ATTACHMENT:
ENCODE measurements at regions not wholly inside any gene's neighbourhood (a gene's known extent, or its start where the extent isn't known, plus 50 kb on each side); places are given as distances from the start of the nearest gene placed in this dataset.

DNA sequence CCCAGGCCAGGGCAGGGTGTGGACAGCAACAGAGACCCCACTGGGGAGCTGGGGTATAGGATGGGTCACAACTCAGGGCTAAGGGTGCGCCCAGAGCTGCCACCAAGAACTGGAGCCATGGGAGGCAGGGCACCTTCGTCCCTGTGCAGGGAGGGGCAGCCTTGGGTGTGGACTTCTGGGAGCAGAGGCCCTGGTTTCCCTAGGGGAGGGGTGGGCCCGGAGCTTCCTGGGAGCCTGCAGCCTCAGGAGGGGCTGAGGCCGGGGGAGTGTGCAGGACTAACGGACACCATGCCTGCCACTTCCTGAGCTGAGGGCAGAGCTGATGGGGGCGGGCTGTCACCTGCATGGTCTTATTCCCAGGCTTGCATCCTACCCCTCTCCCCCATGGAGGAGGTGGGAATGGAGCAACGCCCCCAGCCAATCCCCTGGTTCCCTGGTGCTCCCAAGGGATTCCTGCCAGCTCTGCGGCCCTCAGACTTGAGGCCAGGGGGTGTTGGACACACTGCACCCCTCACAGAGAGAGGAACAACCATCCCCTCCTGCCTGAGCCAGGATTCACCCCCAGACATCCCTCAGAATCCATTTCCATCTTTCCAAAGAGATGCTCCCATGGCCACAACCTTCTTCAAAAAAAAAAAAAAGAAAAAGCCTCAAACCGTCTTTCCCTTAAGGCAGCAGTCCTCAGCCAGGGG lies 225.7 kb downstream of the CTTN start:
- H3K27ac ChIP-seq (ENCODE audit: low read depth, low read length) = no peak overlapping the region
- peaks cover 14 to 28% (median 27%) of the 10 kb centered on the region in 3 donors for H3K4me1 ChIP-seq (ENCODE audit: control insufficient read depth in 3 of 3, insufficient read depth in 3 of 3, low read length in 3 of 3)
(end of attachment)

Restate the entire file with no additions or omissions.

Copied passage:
ENCODE measurements at regions not wholly inside any gene's neighbourhood (a gene's known extent, or its start where the extent isn't known, plus 50 kb on each side); places are given as distances from the start of the nearest gene placed in this dataset.

DNA sequence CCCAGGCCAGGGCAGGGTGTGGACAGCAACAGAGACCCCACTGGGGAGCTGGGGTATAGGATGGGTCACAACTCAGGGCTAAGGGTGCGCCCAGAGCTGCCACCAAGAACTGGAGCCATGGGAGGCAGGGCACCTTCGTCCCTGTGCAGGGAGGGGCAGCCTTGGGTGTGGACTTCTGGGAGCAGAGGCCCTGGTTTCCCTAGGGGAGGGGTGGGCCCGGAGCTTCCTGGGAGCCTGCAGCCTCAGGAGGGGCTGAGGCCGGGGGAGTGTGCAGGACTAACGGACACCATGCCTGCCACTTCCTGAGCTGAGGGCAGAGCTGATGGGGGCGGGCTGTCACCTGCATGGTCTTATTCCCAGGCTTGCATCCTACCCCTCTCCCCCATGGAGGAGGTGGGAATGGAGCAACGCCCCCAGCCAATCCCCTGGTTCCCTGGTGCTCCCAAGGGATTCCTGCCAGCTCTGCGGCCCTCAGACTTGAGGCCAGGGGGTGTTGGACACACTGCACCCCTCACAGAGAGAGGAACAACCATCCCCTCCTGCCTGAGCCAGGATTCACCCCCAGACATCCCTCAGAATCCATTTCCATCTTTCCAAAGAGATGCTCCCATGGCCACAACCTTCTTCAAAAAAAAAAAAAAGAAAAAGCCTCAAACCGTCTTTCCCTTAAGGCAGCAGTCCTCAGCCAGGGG lies 225.7 kb downstream of the CTTN start:
- H3K27ac ChIP-seq (ENCODE audit: low read depth, low read length) = no peak overlapping the region
- peaks cover 14 to 28% (median 27%) of the 10 kb centered on the region in 3 donors for H3K4me1 ChIP-seq (ENCODE audit: control insufficient read depth in 3 of 3, insufficient read depth in 3 of 3, low read length in 3 of 3)